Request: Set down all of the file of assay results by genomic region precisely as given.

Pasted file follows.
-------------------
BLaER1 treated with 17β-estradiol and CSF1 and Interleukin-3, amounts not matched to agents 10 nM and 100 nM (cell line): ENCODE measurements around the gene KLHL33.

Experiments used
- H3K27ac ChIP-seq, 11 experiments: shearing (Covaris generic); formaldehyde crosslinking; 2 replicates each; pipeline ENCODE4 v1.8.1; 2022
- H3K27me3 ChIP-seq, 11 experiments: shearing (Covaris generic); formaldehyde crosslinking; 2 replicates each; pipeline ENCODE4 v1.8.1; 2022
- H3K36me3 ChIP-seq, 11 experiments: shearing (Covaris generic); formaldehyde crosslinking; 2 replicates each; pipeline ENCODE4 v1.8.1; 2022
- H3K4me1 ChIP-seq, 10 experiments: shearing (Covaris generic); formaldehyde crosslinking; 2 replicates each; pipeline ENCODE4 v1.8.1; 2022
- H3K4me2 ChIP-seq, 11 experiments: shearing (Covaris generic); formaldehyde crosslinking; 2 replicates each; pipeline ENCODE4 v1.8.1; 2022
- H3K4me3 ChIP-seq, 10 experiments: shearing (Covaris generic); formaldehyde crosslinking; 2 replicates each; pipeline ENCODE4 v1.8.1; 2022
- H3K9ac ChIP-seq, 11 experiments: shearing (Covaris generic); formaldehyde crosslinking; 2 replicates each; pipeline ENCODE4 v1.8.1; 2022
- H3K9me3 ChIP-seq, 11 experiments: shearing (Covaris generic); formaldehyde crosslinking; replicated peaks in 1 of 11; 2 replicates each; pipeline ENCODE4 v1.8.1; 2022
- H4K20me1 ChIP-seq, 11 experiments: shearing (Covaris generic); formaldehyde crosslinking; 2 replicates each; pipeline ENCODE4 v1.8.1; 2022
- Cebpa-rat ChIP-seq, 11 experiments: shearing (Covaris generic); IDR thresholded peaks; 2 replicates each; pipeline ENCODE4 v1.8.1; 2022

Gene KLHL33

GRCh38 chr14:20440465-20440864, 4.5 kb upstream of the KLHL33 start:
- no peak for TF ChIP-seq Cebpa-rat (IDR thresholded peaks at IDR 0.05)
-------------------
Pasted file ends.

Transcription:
BLaER1 treated with 17β-estradiol and CSF1 and Interleukin-3, amounts not matched to agents 10 nM and 100 nM (cell line): ENCODE measurements around the gene KLHL33.

Experiments used
- H3K27ac ChIP-seq, 11 experiments: shearing (Covaris generic); formaldehyde crosslinking; 2 replicates each; pipeline ENCODE4 v1.8.1; 2022
- H3K27me3 ChIP-seq, 11 experiments: shearing (Covaris generic); formaldehyde crosslinking; 2 replicates each; pipeline ENCODE4 v1.8.1; 2022
- H3K36me3 ChIP-seq, 11 experiments: shearing (Covaris generic); formaldehyde crosslinking; 2 replicates each; pipeline ENCODE4 v1.8.1; 2022
- H3K4me1 ChIP-seq, 10 experiments: shearing (Covaris generic); formaldehyde crosslinking; 2 replicates each; pipeline ENCODE4 v1.8.1; 2022
- H3K4me2 ChIP-seq, 11 experiments: shearing (Covaris generic); formaldehyde crosslinking; 2 replicates each; pipeline ENCODE4 v1.8.1; 2022
- H3K4me3 ChIP-seq, 10 experiments: shearing (Covaris generic); formaldehyde crosslinking; 2 replicates each; pipeline ENCODE4 v1.8.1; 2022
- H3K9ac ChIP-seq, 11 experiments: shearing (Covaris generic); formaldehyde crosslinking; 2 replicates each; pipeline ENCODE4 v1.8.1; 2022
- H3K9me3 ChIP-seq, 11 experiments: shearing (Covaris generic); formaldehyde crosslinking; replicated peaks in 1 of 11; 2 replicates each; pipeline ENCODE4 v1.8.1; 2022
- H4K20me1 ChIP-seq, 11 experiments: shearing (Covaris generic); formaldehyde crosslinking; 2 replicates each; pipeline ENCODE4 v1.8.1; 2022
- Cebpa-rat ChIP-seq, 11 experiments: shearing (Covaris generic); IDR thresholded peaks; 2 replicates each; pipeline ENCODE4 v1.8.1; 2022

Gene KLHL33

GRCh38 chr14:20440465-20440864, 4.5 kb upstream of the KLHL33 start:
- no peak for TF ChIP-seq Cebpa-rat (IDR thresholded peaks at IDR 0.05)